Gen. James Amos, who is poised to become the new Marine Corps commandant, opposes repealing the current "don't ask, don't tell" policy that bars openly gay and lesbian soldiers from the military.
When it comes to the cost of developing a controversial second engine for the F-35 Joint Strike Fighter, the Department of Defense's math could be way off, a new government report concludes.
The Pentagon wants to know what military spouses think of the plan to repeal the "don't ask, don't tell" policy of barring openly gay and lesbian soldiers from military service.
As I watched the split screen of the Petraeus hearings and the Kagan hearings this week, two views of what makes America great were clearly on display.
Summer temperatures are soaring, and that scratchy dryness in your throat makes you crave a glass of water.
President Barack Obama on Wednesday ordered executive-branch agencies to extend to employees' same-sex partners the same benefits provided to their opposite-sex partners, to the extent allowed by law.
The U.S. House and a Senate committee approved amendments to a military bill Thursday that would repeal the "don't ask, don't tell" policy barring openly gay and lesbian soldiers from military service, but only after some conditions are met.
Initial votes on a proposal to repeal the "don't ask, don't tell" policy could occur Thursday in the Senate Armed Services Committee and the House.
Another key Democrat on the Senate Armed Services Committee on Wednesday endorsed a compromise plan to repeal the "don't ask, don't tell" policy that bans openly gay and lesbian soldiers from military service.
CNN's Barbara Starr looks at plans to vote to repeal a policy that restricts gays and lesbians in the military.
Defense Secretary Robert Gates issued a lukewarm endorsement Tuesday of a Democratic plan to repeal the military's "don't ask, don't tell" policy.
Secretary of Defense Robert Gates issued a lukewarm endorsement Tuesday of a newly unveiled Democratic plan to repeal the military's "don't ask, don't tell" policy.
Congress could soon take up a bill to end the Pentagon's "don't ask, don't tell" practice and allow openly gay and lesbian people to serve in the military. The Pentagon expects its review of the policy by the end of the year.
The chairman of the Senate Armed Services Committee plans to unleash a withering attack Wednesday on private contractors working for the company formerly known as Blackwater in Afghanistan, accusing them of flouting regulations and endangering the U.S. mission.
Colin Powell, the former chairman of the Joint Chiefs of Staff and former secretary of state, has come out in favor of eventually repealing the military's "don't ask, don't tell" policy on gay and lesbian service members.
Defense Secretary Robert Gates directs the Pentagon to review regulations governing the 'don't ask, don't tell' policy.
The Pentagon has taken the first steps toward repealing the military's controversial "don't ask, don't tell" policy regarding gay and lesbian service members, Defense Secretary Robert Gates said Tuesday.
Joint Chiefs of Staff Chairman Mike Mullen will meet with other members of the Joint Chiefs on Monday to discuss President Obama's plan to repeal the military's "Don't Ask, Don't Tell" policy for gay and lesbian service members, according to two U.S. military officials.
CNN's Brian Todd reports on the resignation of a respected diplomat in protest over the Afghan war.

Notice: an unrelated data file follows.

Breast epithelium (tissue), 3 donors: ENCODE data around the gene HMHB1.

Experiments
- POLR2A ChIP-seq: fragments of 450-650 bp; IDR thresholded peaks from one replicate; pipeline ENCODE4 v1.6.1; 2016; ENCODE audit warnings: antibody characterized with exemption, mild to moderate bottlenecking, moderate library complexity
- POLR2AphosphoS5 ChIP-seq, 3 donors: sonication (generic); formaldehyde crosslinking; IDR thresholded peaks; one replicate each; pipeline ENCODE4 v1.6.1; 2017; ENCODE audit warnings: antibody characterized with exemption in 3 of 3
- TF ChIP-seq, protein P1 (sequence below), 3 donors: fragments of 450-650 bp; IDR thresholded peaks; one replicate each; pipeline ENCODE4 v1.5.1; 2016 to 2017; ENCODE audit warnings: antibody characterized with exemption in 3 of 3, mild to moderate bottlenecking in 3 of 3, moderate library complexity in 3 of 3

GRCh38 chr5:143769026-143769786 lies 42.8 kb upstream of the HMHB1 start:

There is a well-known saying in Afghanistan: "You can rent an Afghan, but you can't buy him."
The United States is fighting wars in Iraq and Afghanistan but there are thousands of troops caught-up in a very different battle and President Barack Obama is promising to win it.
The new U.S. commander in Afghanistan plans to issue a directive that will restrict the use of U.S. airstrikes in areas where civilian casualties might be a risk, his spokesman told CNN.
Lt. Gen. Stanley McChrystal is a man of many secrets.
Maj. Gen. Stanley McChrystal's special ops background may hurt his chance for confirmation. CNN's Barbara Starr reports.
A major United States military post is shutting down for three days following a rash of suicides, the post announced.
An increase in the number of suicides among military personnel can be traced, in part, to a "stressed and tired force" made vulnerable by multiple deployments, a military leader said Wednesday.
Top Democrats have expressed concern over President Obama's plan to draw down nearly two-thirds of U.S. forces in Iraq by August 2010, while some key Republicans are offering praise.
Cost overruns on big-ticket Pentagon projects have left the U.S. military facing a budgetary "train wreck" at a time of growing budget deficits, Sen. John McCain said Tuesday.
A new Defense Department review of detainee operations at Guantanamo Bay, Cuba, concludes that the operation does not torture detainees but rather treats them humanely and in accordance with the Geneva Conventions.
Former Guantanamo detainee Binyam Mohamed is back in Britain with allegations of torture. CNN's Paula Newton reports.
The head of the Senate Armed Services committee said Thursday that he needed more information on how the nominee for deputy secretary of defense would handle conflicts of interests in his Pentagon post.
CNN's Chris Lawrence reports on President Obama's first meeting with U.S. military commanders.
President-elect Obama says Gen. Eric Shinseki has agreed to be Veterans Affairs secretary.
In fairness to Gen. Eric Shinseki, he's never said "I told you so."
Gen. David Petraeus, the top U.S. commander in Iraq who has been nominated to head American forces in the Middle East, said Thursday he hopes to make recommendations for further troop reductions in Iraq before he moves to his new post in September.